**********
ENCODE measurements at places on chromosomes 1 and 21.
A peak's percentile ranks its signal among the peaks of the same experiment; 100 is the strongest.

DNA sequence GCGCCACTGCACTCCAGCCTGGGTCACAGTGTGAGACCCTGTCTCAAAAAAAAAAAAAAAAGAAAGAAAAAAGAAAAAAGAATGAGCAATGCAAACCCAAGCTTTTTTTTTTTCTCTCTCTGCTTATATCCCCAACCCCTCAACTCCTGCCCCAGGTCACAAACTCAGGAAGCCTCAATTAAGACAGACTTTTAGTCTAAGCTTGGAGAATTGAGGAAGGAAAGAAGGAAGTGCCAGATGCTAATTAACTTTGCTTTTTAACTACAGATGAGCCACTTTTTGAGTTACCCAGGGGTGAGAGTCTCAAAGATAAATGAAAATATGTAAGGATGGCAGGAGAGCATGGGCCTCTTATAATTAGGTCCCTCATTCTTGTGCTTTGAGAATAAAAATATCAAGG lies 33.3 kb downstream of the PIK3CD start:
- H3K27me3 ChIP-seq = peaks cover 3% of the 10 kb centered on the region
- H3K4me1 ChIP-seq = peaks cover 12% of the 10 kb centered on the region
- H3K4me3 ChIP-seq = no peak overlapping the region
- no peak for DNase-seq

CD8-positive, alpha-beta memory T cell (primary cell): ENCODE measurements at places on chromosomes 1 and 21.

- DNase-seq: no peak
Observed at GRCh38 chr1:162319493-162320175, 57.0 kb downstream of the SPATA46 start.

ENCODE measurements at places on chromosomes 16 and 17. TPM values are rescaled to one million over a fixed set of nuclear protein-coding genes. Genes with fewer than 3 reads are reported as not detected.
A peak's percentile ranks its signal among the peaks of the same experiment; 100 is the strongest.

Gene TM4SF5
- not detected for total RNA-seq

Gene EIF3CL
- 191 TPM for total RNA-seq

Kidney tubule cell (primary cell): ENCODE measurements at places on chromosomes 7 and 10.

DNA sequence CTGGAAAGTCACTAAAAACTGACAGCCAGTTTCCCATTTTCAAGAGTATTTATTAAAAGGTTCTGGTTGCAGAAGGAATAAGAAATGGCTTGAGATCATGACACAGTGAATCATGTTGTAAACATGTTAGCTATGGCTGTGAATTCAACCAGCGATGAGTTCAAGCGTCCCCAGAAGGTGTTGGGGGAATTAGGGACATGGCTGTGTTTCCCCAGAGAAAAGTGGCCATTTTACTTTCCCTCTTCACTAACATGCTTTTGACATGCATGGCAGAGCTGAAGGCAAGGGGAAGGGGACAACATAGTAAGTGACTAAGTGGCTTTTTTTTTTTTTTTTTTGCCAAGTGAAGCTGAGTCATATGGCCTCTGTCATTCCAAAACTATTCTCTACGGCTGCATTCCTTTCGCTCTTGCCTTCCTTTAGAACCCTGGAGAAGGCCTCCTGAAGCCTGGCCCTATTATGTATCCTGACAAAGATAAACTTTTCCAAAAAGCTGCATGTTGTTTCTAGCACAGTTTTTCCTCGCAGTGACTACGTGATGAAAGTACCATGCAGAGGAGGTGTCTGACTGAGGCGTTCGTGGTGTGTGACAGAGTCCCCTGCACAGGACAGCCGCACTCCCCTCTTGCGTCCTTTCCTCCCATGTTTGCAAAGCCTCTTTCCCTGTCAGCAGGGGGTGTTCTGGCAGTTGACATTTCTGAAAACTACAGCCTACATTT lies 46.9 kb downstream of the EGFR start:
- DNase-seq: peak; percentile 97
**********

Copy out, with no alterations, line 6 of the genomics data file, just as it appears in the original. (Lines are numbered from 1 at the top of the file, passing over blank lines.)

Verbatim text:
- H3K4me3 ChIP-seq = no peak overlapping the region